While walking I received sad news by telephone; a detainee died in jail, it is unknown why. He was arrested in Yala about a year ago. While in arrest he was being questioned and he experienced assault leaving him unconscious for two days. When he woke up, he was in a police station. Court proceedings continue till today. He still suffered side effects from the assault which required him to go to the hospital in and outside prison. Relatives refused to allow the doctor to perform an autopsy, so we do not know the actual cause of death. It is said that he was collapsed by himself and died the day before the start of Ramadan. Now, even during the month of Ramadan which started on August 12, the sounds of explosions and gun fire can be heard.
On the third day of the walk, I received a telephone call from Narathiwat, telling me that a suspect who was fleeing an arrest warrant had been shot dead. Previously, we had tried to help him surrender, but were unsuccessful. Many suspects lack confidence in the judicial process. There are also other factors which may cause them to choose paths other than the Thai legal system.
Each path might have its own stories. For me, I have long been aware of the violence in the southern-most three provinces. What needs to be done for all sides to have mercy and show goodwill towards each other? Without discrimination and respecting each other; prisoners in jail need to have access to better health care. People and officers should be confident to use a peaceful approach to demand what they want. Tolerance, from and for all parties is to make the sound of the guns and the sound of the bombs die down.
With the footsteps coming closer to Pattani, sisters and brothers of Pattani, Yala and Narathiwat began to inspire me. Some said, “When you are almost here, we will walk with you also.” I received a phone call from a soldier in the area who said that he was going to join the walk to Pattani also. Some sent us snacks and said to tell him if we needed Some offered if we needed anything. Their encouragement gave some relief to the foot ulcers. I got reassured that the efforts of outsiders will continue to create goodwill. The recognition of the Muslim brothers and sisters and of some soldiers in the area in the past 6-7 years is enough to show that our voice has been heard. But how can we make a vague image more concrete?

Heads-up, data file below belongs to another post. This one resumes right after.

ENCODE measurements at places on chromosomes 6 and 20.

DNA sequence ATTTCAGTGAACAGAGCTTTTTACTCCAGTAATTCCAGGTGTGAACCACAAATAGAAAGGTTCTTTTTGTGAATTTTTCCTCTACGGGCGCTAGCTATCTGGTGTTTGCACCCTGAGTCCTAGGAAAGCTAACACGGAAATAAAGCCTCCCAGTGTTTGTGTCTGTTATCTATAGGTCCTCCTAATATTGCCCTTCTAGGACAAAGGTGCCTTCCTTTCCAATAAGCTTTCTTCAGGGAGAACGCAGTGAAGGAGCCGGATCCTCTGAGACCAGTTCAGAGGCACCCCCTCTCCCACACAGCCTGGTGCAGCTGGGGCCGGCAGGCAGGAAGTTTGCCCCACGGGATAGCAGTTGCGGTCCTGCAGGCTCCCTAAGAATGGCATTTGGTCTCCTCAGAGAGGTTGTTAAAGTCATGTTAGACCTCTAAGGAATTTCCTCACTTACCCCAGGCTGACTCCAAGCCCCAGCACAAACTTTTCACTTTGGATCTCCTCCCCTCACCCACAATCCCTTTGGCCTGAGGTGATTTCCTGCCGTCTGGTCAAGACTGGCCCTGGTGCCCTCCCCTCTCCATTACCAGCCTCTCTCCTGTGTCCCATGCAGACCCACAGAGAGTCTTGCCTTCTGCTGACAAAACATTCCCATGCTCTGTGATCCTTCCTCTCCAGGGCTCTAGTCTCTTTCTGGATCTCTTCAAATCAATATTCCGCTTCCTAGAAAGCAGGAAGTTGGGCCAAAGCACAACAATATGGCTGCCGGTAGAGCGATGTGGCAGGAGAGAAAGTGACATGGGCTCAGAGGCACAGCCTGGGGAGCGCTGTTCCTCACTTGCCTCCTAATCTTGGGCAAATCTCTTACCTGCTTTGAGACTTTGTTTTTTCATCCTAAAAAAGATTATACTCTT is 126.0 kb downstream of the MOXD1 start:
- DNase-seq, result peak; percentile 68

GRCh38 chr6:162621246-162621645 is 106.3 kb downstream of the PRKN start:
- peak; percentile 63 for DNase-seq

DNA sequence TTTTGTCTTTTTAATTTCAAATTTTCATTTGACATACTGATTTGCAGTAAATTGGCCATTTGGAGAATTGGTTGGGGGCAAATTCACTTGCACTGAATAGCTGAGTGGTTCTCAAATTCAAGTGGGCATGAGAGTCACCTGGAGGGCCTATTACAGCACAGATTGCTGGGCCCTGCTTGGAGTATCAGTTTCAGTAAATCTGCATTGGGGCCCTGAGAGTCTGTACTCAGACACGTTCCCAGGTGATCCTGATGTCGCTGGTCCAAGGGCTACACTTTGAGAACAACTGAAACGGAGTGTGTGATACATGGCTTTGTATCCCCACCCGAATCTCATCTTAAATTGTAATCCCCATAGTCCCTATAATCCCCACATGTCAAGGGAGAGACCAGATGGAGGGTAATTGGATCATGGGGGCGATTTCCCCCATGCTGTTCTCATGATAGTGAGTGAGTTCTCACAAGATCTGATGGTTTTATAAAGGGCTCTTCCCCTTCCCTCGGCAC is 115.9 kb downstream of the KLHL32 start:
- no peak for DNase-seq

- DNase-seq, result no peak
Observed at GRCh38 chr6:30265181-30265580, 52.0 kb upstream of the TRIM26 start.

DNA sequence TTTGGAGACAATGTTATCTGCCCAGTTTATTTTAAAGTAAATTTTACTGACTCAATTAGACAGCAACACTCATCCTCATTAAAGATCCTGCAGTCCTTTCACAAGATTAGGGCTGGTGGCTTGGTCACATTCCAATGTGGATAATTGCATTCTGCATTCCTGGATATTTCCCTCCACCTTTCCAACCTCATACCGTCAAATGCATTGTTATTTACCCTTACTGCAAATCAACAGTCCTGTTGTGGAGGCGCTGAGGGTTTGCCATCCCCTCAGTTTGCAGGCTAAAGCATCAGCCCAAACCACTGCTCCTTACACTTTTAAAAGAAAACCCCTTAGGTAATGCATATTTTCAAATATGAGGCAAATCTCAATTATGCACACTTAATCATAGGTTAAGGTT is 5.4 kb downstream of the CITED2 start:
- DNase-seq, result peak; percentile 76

During the walk from the Surat Thani province to Nakhon Si Thammarat, we walked on Highway 401. For much of the trip, we walked through Thai Buddhist and Muslim villagers along toast of the Gulf of Thailand. This caused us to recognize and understand the economic problems of the area of southern Thai referred to as the Southern Seaboard, and the problems of environmental degradation, those caused by man and the nature, These problems have greatly affected the way of the life of people living along the coast. This also made us realize that there is conflict everywhere in Thailand, but in many places people can still lives together without violence.
Are there paths to ending violence? And what must we do? This Peace Walk to Pattani helped spread the message of peace. Yet while we were walking, Ajarn Gothom Arya told the people we met all along the path that the Walk was only a “process.” Now, Ajarn Pramuan Phengchan (former Professor of Philosophy and Religion, Faculty of Humanities, Chiang Mai University who walked from Chiang Mai province to his hometown in Ko Samui, Surat Thani province, and wrote a book called Walk for Freedom) has used the word “a plot”
But the way of reaching peace of each side must be done with hands, or feet, together.
Whether it is “a process” or “a plot,” and whether it succeeds this time or not … How much longer will the sound of bullets of guns and bombs be louder than the call for peace? The final signal that I heard the last night was a friend from Narathiwat was going to travel to meet the Peace Walk team in Pattani on 1 September at the Pattani Central Mosque.
We hope the call for peace will truly drown out the sound of bombs, with the determination of every steps of peace-loving person in this world.